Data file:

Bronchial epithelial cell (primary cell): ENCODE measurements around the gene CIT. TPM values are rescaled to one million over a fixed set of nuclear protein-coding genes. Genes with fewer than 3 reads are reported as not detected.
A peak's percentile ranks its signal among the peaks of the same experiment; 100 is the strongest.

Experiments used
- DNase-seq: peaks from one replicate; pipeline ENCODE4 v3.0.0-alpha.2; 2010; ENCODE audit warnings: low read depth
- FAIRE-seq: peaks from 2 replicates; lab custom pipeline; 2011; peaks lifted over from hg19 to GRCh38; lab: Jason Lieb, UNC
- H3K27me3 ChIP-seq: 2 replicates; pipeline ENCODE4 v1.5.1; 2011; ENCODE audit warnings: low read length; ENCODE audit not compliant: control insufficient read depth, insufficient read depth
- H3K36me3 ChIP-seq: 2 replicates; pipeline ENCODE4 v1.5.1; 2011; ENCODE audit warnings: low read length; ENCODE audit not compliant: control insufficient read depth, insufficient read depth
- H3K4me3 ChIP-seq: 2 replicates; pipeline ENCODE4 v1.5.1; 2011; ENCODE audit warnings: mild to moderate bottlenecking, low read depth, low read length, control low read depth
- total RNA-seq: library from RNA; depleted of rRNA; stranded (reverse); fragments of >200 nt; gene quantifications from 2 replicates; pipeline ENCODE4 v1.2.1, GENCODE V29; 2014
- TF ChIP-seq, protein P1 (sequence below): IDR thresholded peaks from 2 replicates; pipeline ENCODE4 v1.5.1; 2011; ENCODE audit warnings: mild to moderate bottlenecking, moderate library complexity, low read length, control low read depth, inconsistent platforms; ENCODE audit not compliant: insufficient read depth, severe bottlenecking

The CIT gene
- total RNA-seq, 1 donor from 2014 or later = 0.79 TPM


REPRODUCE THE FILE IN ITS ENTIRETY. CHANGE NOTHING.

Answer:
Bronchial epithelial cell (primary cell): ENCODE measurements around the gene CIT. TPM values are rescaled to one million over a fixed set of nuclear protein-coding genes. Genes with fewer than 3 reads are reported as not detected.
A peak's percentile ranks its signal among the peaks of the same experiment; 100 is the strongest.

Experiments used
- DNase-seq: peaks from one replicate; pipeline ENCODE4 v3.0.0-alpha.2; 2010; ENCODE audit warnings: low read depth
- FAIRE-seq: peaks from 2 replicates; lab custom pipeline; 2011; peaks lifted over from hg19 to GRCh38; lab: Jason Lieb, UNC
- H3K27me3 ChIP-seq: 2 replicates; pipeline ENCODE4 v1.5.1; 2011; ENCODE audit warnings: low read length; ENCODE audit not compliant: control insufficient read depth, insufficient read depth
- H3K36me3 ChIP-seq: 2 replicates; pipeline ENCODE4 v1.5.1; 2011; ENCODE audit warnings: low read length; ENCODE audit not compliant: control insufficient read depth, insufficient read depth
- H3K4me3 ChIP-seq: 2 replicates; pipeline ENCODE4 v1.5.1; 2011; ENCODE audit warnings: mild to moderate bottlenecking, low read depth, low read length, control low read depth
- total RNA-seq: library from RNA; depleted of rRNA; stranded (reverse); fragments of >200 nt; gene quantifications from 2 replicates; pipeline ENCODE4 v1.2.1, GENCODE V29; 2014
- TF ChIP-seq, protein P1 (sequence below): IDR thresholded peaks from 2 replicates; pipeline ENCODE4 v1.5.1; 2011; ENCODE audit warnings: mild to moderate bottlenecking, moderate library complexity, low read length, control low read depth, inconsistent platforms; ENCODE audit not compliant: insufficient read depth, severe bottlenecking

The CIT gene
- total RNA-seq, 1 donor from 2014 or later = 0.79 TPM